Perhaps surprisingly, some small businesses are coping better than big ones. They tend to plan less far ahead, and their size makes them more adaptable. Some have found themselves ideally placed to quickly ‘pivot’ their business towards where the need is (think about beer company Brewdog, now making shedloads of hand sanitiser).

Hiring freezes are a last resort
The hardest-hit companies have already started laying off staff, or stopped hiring new people (including graduates). But most big companies have learnt from previous recessions and downturns that swift and drastic cuts to hiring can come back to bite them in the years to come. If they don’t hire any graduates one year, their business will always have a talent gap where those graduates should have been in the years to come, as they would have risen through the ranks. So pulling all early careers recruitment isn’t something they’ll do lightly — although they may reduce the numbers they hire.

Summer graduate careers fairs will move online
With this summer’s graduate careers fairs unlikely to happen, the employers who are still hiring will be looking for ways to reach students and graduates online. To do so, they’re likely to work more closely with universities, the big job boards and student websites. Pay attention — these aren’t just adverts for their company. They don’t just want you to read about them, they really want you to click the link and apply now.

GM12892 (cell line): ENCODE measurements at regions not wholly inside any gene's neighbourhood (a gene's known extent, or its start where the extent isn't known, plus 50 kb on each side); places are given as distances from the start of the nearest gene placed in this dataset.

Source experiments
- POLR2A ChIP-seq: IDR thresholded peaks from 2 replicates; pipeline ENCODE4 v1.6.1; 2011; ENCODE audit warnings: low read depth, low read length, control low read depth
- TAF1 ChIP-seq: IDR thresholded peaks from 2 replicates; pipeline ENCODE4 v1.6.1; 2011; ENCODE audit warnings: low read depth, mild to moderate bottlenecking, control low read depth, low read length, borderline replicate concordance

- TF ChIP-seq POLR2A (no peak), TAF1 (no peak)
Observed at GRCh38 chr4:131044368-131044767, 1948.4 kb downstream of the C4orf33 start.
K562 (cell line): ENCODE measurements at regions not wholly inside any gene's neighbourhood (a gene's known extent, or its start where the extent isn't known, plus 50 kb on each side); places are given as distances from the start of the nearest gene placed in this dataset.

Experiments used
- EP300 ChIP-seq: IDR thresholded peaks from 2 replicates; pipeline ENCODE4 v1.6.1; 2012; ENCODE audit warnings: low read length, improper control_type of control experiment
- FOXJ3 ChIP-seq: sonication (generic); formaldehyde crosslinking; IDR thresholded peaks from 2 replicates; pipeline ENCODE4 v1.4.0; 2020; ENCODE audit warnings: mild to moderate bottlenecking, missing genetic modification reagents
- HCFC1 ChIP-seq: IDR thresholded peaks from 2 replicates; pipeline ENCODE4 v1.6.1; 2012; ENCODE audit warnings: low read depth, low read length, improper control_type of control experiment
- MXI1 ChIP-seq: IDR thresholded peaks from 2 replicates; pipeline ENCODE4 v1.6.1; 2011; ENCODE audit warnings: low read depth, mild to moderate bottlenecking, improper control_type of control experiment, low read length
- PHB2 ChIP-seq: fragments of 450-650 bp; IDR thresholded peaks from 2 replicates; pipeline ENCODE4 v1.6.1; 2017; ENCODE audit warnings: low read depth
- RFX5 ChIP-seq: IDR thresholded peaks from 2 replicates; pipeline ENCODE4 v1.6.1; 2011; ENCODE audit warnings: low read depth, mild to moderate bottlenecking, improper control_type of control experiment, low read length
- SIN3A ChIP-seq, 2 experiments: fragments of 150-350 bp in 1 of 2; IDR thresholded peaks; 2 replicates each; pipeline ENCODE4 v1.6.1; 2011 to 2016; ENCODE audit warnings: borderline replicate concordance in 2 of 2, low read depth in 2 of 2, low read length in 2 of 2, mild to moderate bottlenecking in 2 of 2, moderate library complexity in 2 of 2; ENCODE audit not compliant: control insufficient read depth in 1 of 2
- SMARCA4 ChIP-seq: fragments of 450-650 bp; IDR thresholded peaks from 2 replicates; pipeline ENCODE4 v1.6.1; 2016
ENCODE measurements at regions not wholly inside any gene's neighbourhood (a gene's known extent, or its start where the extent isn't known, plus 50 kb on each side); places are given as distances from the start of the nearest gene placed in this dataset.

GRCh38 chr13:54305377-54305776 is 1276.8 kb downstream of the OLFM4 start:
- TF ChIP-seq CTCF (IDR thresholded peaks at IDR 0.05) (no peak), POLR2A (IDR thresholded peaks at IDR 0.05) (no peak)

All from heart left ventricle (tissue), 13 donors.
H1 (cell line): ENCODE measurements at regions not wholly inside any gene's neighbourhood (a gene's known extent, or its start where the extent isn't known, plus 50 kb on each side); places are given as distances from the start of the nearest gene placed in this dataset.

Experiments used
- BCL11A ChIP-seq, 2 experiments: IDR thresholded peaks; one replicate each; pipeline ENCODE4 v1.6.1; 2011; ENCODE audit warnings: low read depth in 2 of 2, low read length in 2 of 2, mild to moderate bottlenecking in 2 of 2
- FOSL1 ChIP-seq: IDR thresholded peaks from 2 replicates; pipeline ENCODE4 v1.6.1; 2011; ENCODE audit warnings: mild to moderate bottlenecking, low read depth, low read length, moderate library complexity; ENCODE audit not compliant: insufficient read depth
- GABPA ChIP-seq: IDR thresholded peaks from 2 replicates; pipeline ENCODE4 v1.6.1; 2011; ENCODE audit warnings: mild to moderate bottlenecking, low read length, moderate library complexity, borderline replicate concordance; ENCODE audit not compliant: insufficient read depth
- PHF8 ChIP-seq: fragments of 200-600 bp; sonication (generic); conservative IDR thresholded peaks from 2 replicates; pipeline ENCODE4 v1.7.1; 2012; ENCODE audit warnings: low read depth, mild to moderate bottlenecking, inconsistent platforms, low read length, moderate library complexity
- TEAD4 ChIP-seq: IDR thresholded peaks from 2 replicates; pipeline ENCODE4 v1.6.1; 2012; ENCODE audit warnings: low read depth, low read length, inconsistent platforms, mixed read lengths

Prepare for virtual recruitment
Online assessments, video CVs, Skype interviews… Big companies have been experimenting with technological solutions to recruitment problems for some time. Expect this to ramp up this spring and summer — but they’ll need time to get things set up. Expect to find virtual assessment centres become common. If video calls aren’t your favourite thing, research online how to improve, and start practising now so you have a head-start. Think about where you could find a suitably quiet place in your home to do an online call or assessment. If you have trouble with the logistics of anything they suggest, explain the situation to them. This is new for them too. They won’t have thought about every potential problem, so they’ll appreciate the feedback, and will work with you to fix any issues.